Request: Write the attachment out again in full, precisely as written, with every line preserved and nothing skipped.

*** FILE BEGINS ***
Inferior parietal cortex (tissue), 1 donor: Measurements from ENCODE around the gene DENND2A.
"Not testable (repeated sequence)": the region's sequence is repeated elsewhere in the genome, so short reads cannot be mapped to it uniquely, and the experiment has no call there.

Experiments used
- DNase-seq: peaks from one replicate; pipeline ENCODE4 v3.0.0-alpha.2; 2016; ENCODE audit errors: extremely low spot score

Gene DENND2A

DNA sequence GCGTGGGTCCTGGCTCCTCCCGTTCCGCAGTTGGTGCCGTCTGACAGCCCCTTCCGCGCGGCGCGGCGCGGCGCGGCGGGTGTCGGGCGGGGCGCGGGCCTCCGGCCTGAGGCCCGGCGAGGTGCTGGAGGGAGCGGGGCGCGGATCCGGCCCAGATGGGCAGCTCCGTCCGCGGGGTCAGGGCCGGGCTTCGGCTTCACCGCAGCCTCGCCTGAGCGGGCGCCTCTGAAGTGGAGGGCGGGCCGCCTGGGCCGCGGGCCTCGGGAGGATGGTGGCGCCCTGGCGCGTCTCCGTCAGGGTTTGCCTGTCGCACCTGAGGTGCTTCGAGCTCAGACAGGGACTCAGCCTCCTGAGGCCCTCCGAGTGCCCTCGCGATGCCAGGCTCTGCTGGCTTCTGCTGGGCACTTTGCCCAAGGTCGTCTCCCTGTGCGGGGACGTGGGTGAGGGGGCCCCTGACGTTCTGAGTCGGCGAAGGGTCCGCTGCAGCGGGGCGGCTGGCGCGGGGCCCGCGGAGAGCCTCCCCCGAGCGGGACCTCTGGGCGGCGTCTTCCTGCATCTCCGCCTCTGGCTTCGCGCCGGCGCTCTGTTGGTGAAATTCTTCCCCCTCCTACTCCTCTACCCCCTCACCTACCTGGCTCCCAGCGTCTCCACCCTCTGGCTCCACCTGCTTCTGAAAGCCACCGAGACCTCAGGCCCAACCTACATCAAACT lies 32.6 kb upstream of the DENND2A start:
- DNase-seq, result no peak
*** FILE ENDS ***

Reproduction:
Inferior parietal cortex (tissue), 1 donor: Measurements from ENCODE around the gene DENND2A.
"Not testable (repeated sequence)": the region's sequence is repeated elsewhere in the genome, so short reads cannot be mapped to it uniquely, and the experiment has no call there.

Experiments used
- DNase-seq: peaks from one replicate; pipeline ENCODE4 v3.0.0-alpha.2; 2016; ENCODE audit errors: extremely low spot score

Gene DENND2A

DNA sequence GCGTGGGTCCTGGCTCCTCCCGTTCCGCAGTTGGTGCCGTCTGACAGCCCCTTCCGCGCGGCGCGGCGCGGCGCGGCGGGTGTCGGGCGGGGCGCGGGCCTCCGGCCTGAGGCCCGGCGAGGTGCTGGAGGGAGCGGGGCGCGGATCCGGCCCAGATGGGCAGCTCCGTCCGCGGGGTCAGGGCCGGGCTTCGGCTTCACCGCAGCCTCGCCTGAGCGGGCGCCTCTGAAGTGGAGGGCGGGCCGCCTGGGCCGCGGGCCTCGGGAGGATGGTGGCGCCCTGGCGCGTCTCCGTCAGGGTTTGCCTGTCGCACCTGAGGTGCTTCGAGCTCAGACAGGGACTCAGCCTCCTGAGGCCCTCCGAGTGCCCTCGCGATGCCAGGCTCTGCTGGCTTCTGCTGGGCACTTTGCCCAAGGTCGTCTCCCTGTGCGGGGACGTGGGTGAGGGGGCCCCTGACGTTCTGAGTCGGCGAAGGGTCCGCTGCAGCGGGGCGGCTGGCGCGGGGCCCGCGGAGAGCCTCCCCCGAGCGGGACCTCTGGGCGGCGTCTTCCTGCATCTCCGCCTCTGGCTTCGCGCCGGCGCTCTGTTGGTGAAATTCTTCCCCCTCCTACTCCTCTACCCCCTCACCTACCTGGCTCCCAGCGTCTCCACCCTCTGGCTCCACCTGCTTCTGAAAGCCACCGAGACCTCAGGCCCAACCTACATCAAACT lies 32.6 kb upstream of the DENND2A start:
- DNase-seq, result no peak